This has implications for how we teach music, too

From the book “Art & Fear” :

The ceramics teacher announced on opening day that he was dividing the class into two groups. All those on the left side of the studio, he said, would be graded solely on the quantity of work they produced, all those on the right solely on its quality. His procedure was simple: on the final day of class he would bring in his bathroom scales and weigh the work of the “quantity” group: fifty pound of pots rated an “A”, forty pounds a “B”, and so on. Those being graded on “quality”, however, needed to produce only one pot — albeit a perfect one — to get an “A”. Well, came grading time and a curious fact emerged: the works of highest quality were all produced by the group being graded for quantity. It seems that while the “quantity” group was busily churning out piles of work – and learning from their mistakes — the “quality” group had sat theorizing about perfection, and in the end had little more to show for their efforts than grandiose theories and a pile of dead clay.

Analysis Paralysis.  I sometimes tell a student that while mindless “practicing” (which isn’t really practicing, it’s just putting in time)  is counterproductive, dangerous and generally bad, mindful repetitions, playing something over and over, observing along the way, making minute corrective changes as you play, over and over, can lead to better results than highly sophisticated, well-thought-out ideas that never make it out of your head.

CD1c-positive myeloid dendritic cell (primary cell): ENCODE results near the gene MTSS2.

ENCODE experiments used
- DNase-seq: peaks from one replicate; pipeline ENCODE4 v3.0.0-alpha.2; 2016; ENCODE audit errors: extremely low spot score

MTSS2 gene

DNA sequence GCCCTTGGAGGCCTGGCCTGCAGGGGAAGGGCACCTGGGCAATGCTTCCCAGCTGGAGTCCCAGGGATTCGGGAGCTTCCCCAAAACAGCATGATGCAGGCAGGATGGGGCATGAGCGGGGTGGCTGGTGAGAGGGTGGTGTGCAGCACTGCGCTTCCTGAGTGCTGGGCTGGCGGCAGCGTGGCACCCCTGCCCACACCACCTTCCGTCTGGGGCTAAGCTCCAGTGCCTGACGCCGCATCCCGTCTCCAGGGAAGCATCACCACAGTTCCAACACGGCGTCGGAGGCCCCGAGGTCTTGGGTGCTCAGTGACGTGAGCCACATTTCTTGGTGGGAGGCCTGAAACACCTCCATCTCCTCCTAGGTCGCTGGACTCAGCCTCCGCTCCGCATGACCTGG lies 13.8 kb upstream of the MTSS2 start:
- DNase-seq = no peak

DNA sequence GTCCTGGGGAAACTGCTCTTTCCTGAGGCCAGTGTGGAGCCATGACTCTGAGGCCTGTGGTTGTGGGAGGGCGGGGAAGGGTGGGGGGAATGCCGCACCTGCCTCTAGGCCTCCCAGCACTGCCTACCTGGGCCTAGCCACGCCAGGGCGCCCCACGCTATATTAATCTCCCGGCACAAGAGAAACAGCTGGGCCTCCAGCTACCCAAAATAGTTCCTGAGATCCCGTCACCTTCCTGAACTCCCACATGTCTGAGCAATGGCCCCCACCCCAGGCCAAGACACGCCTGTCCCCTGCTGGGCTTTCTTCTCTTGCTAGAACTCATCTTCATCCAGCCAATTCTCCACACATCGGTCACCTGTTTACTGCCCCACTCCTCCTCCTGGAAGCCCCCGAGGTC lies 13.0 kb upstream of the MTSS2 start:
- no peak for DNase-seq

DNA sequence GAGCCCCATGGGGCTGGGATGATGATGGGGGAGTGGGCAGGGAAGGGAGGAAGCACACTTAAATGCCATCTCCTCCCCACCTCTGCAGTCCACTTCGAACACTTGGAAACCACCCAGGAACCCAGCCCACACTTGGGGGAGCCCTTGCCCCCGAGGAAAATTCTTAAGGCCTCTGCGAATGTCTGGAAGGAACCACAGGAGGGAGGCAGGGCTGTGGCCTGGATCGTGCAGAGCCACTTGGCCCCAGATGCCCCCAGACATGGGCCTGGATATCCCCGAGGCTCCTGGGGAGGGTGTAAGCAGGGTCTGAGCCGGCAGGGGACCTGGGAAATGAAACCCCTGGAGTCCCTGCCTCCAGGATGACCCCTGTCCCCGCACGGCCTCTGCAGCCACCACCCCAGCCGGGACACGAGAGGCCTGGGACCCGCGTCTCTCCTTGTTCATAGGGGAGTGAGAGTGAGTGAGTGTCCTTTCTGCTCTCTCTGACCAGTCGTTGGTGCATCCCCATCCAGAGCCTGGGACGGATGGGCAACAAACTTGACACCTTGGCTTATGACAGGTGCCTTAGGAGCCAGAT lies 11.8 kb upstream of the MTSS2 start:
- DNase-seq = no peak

There is a difference between making clay pots and practicing the piano:  if your first clay pot doesn’t turn out to be a masterwork, you can just set it aside and go for another one.  When you practice, which is an athletic activity, every repetition has the potential – for good or for bad – to form a habit, to cement one certain way of playing.  There’s nothing – well, not much – more frustrating than finding out, after having played something numerous times, that you practiced a mistake – wrong note, wrong fingering, wrong rhythm, wrong motion.  It tends to become ingrained, and thus a pain to undo. 

Still, there is something to be said for just jumping in and doing it, mindfully, listening, paying attention to what you just did, over and over, correcting as you go.